My name is Reena. I am a native new Yorker, first born American. I was raised in NYC, which gave me a hard shell, quick wittiness, and a New York accent. My life was an ironic, wonderful blend of the hilarious Seinfeld sitcom and the exciting life of women in Sex in the City until I met the love of my life. We packed up our high energy NYC life and moved to a much slower paced town in midcoast Maine. Seeing the amount of beauty here took our breath away and we had to live in it! And photograph it.
I majored in Fine Art Photography at the Academy of art University and invented my own photographic process. I thought I would just be a fine artist, the infamous “starving artist”, but After years of being in the restaurant, food/service industry as I pursued my art, I realized that I want to photograph full time. It's my passion, my voice, and my vision.
ABOUT THE REENATYPE
The “Reenatype” process is a unique style of photography developed after years of experimenting and learning different photographic mediums. I was always amazed at the captured image and how it came to develop. The Polaroid was a natural choice to start developing my own original process.
My obsession with Polaroid intensified as I realized how much feeling the image emanated. As my process developed, I sought out more Polaroid cameras with features that added to my technique. Experimentation became an everyday adventure with new results all the time. I developed exactly what I was searching for, complete creative control with a hands-on process yielding a one of a kind print created in the color darkroom (nondigital!).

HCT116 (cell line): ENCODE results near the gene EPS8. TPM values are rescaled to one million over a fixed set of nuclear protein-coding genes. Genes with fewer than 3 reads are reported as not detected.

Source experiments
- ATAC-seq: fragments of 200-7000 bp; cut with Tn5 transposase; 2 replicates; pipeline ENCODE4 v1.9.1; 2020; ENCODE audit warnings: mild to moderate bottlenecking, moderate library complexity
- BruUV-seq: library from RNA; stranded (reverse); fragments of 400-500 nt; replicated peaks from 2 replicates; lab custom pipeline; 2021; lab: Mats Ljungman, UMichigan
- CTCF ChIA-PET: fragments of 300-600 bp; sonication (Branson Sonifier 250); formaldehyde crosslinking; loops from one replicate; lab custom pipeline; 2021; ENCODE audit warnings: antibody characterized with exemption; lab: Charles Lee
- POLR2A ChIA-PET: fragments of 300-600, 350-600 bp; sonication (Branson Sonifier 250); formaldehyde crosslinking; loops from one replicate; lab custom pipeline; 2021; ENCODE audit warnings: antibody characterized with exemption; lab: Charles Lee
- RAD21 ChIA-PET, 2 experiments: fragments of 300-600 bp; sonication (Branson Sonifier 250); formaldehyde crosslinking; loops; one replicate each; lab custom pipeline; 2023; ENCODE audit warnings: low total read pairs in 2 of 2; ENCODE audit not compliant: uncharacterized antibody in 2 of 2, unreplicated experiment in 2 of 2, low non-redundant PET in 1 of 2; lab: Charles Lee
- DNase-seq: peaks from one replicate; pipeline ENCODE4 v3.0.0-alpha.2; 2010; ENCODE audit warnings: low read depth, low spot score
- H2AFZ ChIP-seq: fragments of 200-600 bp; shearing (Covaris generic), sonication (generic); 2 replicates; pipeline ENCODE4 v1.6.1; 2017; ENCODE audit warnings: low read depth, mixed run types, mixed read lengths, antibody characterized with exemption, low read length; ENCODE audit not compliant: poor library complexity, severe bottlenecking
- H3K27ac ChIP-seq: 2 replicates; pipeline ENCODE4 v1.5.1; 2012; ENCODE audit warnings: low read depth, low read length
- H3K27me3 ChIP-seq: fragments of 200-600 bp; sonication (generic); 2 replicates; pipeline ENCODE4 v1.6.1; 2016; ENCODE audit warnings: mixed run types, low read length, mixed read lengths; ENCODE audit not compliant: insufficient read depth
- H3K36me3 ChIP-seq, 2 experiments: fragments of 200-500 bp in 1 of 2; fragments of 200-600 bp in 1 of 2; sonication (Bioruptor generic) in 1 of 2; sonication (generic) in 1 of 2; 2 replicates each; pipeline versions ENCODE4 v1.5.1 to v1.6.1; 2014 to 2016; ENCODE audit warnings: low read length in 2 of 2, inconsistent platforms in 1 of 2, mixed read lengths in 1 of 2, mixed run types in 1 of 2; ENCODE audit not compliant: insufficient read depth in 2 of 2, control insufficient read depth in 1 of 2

Instead of the traditional negative, I use the positive of the polaroid to contact print that to a paper negative and then contact it again to make a paper positive. By doing this, the image becomes more abstract, causing it to look like a painting. The actual process became such an important part of how the image looked at the end.
My body of work includes anything that evokes emotion, which is often twisted, warped, and oddly beautiful in a dark sense. It became my goal to convey my vision as I saw it, to have the viewer experience a feeling, something that connected one person to another, artist to viewer. Being human means exploring the different areas of the mind and playing with our imaginations.
The Polaroid is customarily contained in its small square, a memory frozen, wanting to be immortalized, touched, and remembered. I have figured out a way to break the image out of its box. My color c-prints are various sizes and no longer trapped in their eternal “small box”.
I only hope my work will communicate the beauty in which I see the world; unique, wondrous, and beautifully imperfect. In today’s modern age, it is hard to find a handcrafted photograph. This is my contribution to keeping that art alive as well as finding more ways to continue to explore this medium.